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Homework Help: Basic relativity question (probably easy for everyone on here xD)

  1. Nov 26, 2011 #1
    1. The problem statement, all variables and given/known data

    a quasar is moving away from earth with a speed 0f 0.850c. It emits a proton that eventually reaches earth with a speed of 0.519c relative to the earth. How fast is the proton moving relative to the QUASAR.

    3. The attempt at a solution

    u = u' + v / 1 + u'(v) / c^2

    u = 0.578c relative to earth.

    How do I go about getting an answer relative to the object emitting the proton?

    thanks for help. appreciate it
  2. jcsd
  3. Nov 27, 2011 #2


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    Your equation is kindof hard to read, since it has several division signs. And are u,u' and v the absolute values of the speeds?

    Also, Is this homework? You should show your own working first, since we're only meant to help with homework.
  4. Dec 6, 2011 #3
    A quasar is moving AWAY from the earth with a speed of 0.850C. Itemits a proton that eventually reaches the earth, and is travelling at a speed of 0.519C relative to the EARTH. how fast is the proton moving RELATIVE to the QUASAR?

    my attempt: u = u' +v / (1 + u'v/c^2)
    u = 0.578c RELATIVE to EARTH.

    however, I am looking for the speed RELATIVE to the QUASAR. I do not know how to do that with that given formula!

    any ideaS? thanks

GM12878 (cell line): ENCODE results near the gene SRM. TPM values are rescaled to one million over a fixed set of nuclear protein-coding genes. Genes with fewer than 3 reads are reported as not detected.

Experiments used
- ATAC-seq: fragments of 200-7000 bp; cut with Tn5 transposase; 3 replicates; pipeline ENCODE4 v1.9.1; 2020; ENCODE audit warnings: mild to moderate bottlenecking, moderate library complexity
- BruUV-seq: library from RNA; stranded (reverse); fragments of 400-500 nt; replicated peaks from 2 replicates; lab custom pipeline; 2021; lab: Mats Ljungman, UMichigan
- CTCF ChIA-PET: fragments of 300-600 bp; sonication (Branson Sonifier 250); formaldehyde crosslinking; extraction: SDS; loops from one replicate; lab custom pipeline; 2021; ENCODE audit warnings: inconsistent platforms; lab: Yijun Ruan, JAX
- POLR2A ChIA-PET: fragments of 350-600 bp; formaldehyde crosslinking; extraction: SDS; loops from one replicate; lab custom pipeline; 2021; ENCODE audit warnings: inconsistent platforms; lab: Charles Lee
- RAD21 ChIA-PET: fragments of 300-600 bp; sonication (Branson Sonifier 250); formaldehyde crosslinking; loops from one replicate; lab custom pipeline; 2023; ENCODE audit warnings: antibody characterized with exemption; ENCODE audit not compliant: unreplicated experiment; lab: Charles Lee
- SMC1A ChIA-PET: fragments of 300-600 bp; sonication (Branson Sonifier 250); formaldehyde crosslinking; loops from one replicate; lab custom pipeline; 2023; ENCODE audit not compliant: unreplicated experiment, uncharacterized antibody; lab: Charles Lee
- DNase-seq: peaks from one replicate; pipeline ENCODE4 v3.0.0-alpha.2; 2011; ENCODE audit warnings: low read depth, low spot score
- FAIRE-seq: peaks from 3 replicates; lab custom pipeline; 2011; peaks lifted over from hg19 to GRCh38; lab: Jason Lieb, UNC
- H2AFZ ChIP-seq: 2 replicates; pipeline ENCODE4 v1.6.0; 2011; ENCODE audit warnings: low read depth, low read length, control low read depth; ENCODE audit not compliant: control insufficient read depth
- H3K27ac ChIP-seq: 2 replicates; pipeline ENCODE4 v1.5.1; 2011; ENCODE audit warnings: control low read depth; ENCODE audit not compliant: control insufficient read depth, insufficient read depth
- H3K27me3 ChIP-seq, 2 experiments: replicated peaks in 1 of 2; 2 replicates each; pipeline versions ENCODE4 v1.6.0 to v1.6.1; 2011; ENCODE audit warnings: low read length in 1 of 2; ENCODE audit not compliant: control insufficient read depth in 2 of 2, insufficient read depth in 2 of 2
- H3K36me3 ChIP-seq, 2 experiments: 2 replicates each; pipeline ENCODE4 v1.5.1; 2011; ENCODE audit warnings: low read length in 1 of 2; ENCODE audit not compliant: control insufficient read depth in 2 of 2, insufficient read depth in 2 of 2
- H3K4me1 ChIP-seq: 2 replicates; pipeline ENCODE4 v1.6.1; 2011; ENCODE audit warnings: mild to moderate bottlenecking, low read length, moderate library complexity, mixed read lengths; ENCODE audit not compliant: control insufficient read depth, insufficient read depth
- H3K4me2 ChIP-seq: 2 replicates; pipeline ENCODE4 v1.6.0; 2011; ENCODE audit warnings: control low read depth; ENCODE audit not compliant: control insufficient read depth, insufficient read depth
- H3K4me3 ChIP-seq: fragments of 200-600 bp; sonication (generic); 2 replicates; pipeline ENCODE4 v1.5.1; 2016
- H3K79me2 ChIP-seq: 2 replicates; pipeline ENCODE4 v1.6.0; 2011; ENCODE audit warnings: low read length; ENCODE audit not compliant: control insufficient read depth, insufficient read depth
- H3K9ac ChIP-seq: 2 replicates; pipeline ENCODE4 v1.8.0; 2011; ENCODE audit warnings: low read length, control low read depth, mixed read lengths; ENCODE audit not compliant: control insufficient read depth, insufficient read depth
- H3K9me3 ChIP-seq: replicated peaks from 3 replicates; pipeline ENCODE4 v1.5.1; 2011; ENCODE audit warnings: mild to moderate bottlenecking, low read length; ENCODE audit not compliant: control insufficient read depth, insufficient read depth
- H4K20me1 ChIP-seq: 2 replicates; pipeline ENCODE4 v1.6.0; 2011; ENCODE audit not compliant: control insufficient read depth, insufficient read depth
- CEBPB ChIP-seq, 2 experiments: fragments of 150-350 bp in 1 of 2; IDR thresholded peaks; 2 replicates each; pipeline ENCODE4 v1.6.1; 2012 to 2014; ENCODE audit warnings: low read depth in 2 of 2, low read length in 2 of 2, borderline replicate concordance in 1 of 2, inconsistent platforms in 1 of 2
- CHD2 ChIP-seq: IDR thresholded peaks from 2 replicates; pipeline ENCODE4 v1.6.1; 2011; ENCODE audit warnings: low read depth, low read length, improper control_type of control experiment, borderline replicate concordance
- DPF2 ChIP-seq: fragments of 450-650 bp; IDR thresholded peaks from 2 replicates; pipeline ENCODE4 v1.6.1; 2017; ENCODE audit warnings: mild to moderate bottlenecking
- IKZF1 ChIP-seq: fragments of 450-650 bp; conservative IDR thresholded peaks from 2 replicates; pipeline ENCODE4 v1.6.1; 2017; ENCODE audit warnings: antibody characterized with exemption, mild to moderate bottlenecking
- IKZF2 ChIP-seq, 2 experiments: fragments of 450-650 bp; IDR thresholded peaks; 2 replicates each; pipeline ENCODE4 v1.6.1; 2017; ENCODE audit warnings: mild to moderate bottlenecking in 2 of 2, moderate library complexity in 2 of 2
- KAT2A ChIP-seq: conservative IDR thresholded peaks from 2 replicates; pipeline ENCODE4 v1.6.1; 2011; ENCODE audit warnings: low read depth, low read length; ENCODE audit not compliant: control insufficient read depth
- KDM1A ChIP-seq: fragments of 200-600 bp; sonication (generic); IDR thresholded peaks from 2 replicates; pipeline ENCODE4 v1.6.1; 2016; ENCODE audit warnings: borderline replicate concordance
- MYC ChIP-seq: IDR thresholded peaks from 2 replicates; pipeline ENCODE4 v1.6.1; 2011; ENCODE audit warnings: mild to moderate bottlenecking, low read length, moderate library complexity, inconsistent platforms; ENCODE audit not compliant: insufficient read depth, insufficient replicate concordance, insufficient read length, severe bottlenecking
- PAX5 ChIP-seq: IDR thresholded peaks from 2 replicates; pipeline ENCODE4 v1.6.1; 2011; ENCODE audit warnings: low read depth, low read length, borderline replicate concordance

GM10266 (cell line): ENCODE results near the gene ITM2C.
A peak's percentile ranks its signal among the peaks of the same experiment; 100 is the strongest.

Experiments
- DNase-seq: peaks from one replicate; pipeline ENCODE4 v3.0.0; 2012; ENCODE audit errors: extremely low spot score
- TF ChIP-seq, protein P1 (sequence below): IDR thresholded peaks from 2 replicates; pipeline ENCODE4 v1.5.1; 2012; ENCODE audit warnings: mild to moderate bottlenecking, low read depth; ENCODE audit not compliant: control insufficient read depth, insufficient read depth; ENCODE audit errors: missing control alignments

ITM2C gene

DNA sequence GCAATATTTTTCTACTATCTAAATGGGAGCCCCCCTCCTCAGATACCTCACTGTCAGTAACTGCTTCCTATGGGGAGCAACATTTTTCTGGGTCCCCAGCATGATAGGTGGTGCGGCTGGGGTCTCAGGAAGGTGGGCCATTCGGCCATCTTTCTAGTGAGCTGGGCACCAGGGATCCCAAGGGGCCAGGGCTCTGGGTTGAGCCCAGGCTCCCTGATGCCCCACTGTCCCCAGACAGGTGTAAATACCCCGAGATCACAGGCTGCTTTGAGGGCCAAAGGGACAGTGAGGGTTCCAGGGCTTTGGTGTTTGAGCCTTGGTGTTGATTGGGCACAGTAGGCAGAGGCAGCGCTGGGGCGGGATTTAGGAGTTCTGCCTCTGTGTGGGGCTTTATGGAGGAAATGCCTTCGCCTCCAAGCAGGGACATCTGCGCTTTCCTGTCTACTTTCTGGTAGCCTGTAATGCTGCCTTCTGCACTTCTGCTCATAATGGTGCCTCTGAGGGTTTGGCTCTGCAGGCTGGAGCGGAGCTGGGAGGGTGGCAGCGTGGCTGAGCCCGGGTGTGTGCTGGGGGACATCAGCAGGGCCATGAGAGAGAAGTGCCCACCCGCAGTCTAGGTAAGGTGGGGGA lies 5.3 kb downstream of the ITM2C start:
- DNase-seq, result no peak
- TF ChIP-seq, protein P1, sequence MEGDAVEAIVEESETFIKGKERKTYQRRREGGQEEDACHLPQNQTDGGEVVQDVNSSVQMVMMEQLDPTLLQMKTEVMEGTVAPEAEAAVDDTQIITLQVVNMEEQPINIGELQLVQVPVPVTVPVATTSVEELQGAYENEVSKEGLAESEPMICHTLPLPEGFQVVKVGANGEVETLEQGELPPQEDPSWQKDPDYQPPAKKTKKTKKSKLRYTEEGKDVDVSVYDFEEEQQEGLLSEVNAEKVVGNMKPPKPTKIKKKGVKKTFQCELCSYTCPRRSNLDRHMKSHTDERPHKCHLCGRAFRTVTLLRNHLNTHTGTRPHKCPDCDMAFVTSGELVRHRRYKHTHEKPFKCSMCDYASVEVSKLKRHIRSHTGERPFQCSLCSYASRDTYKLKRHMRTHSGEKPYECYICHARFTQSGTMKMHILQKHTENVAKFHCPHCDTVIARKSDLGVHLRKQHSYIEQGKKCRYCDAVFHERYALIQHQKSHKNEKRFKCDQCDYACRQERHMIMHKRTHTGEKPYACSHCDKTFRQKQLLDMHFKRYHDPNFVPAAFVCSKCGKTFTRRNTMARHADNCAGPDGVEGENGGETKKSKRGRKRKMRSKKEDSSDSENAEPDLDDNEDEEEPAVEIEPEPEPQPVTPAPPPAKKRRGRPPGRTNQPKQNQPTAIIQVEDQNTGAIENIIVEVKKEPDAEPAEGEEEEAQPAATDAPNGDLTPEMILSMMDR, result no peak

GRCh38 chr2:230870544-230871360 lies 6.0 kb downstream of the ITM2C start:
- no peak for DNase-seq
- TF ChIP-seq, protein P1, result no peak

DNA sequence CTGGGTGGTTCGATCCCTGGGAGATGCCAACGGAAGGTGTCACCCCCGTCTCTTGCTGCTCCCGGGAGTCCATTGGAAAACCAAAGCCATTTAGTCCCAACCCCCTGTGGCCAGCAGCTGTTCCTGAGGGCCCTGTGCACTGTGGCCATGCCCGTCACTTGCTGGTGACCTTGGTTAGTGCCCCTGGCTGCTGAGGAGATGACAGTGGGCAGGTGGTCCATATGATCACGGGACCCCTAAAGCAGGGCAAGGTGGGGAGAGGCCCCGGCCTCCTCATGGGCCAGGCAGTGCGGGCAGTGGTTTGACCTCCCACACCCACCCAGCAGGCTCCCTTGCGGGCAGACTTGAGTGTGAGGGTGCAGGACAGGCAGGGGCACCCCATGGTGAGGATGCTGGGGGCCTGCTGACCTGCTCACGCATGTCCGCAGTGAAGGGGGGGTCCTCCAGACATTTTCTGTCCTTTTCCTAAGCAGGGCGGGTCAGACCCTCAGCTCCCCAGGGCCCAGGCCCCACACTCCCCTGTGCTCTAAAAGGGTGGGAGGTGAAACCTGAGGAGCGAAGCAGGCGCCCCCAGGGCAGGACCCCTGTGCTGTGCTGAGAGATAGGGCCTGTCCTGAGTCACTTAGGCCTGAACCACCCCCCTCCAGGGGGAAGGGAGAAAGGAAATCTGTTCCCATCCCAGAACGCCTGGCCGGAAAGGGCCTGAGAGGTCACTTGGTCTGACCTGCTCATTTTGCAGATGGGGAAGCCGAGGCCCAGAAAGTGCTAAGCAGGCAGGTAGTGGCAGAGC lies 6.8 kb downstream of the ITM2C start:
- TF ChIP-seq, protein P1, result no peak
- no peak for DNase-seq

5. Dec 6, 2011 #4


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    The equation is still hard to read, man. Does it mean:
    [tex]u= \frac{u'+v}{1+ \frac{u' v}{c^2}}[/tex]
    And you said that u=0.578c relative to earth, but that doesn't make sense, because you already know the speed of the proton and the quasar relative to earth.
    I think you should start by defining what u, u' and v mean in your equation.
  6. Dec 7, 2011 #5
    i don't know what it means? it's on the formula sheet there is an example using it. all i want to know is the speed of the proton relative to the quasar...
    QUASAR<-0.85c-<QUASAR "shoots" PROTON>0.519>PROTON <EARTH>
    the velocities are relative to earth.

    THERE! I DREW IT OUT :) Does that make sense?
  7. Dec 7, 2011 #6


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    Yes, I already understood that bit. But I'm trying to help you through the question. Since you have the equation, you just need to work out what the symbols mean. Try to work it out from your formula sheet.
  8. Dec 7, 2011 #7


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    Do you see the contradiction between the two things in red? That's why BruceW said it didn't make sense.

    In any case, how did you manage to come up with 0.578c? I don't get that when I plug in the numbers the way I assume you did.
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